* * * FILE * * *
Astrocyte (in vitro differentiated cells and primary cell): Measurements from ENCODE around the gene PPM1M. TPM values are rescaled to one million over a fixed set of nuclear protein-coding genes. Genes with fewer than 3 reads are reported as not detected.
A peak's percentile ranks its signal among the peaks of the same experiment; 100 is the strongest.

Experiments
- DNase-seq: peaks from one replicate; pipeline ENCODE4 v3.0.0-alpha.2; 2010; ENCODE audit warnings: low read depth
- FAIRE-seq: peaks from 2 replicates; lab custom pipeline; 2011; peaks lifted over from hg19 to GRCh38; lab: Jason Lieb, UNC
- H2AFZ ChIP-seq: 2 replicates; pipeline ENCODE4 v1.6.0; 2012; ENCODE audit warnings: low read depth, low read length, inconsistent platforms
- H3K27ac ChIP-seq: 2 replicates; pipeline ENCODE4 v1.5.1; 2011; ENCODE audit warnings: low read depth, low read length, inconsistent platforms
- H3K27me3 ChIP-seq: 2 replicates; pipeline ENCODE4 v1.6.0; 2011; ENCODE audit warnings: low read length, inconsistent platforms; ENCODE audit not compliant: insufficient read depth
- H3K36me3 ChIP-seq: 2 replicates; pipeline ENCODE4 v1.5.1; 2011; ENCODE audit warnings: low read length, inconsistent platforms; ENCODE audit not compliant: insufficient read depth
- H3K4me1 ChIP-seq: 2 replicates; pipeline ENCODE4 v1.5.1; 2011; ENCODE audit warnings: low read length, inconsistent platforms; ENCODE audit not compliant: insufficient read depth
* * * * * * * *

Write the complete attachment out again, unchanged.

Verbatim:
Astrocyte (in vitro differentiated cells and primary cell): Measurements from ENCODE around the gene PPM1M. TPM values are rescaled to one million over a fixed set of nuclear protein-coding genes. Genes with fewer than 3 reads are reported as not detected.
A peak's percentile ranks its signal among the peaks of the same experiment; 100 is the strongest.

Experiments
- DNase-seq: peaks from one replicate; pipeline ENCODE4 v3.0.0-alpha.2; 2010; ENCODE audit warnings: low read depth
- FAIRE-seq: peaks from 2 replicates; lab custom pipeline; 2011; peaks lifted over from hg19 to GRCh38; lab: Jason Lieb, UNC
- H2AFZ ChIP-seq: 2 replicates; pipeline ENCODE4 v1.6.0; 2012; ENCODE audit warnings: low read depth, low read length, inconsistent platforms
- H3K27ac ChIP-seq: 2 replicates; pipeline ENCODE4 v1.5.1; 2011; ENCODE audit warnings: low read depth, low read length, inconsistent platforms
- H3K27me3 ChIP-seq: 2 replicates; pipeline ENCODE4 v1.6.0; 2011; ENCODE audit warnings: low read length, inconsistent platforms; ENCODE audit not compliant: insufficient read depth
- H3K36me3 ChIP-seq: 2 replicates; pipeline ENCODE4 v1.5.1; 2011; ENCODE audit warnings: low read length, inconsistent platforms; ENCODE audit not compliant: insufficient read depth
- H3K4me1 ChIP-seq: 2 replicates; pipeline ENCODE4 v1.5.1; 2011; ENCODE audit warnings: low read length, inconsistent platforms; ENCODE audit not compliant: insufficient read depth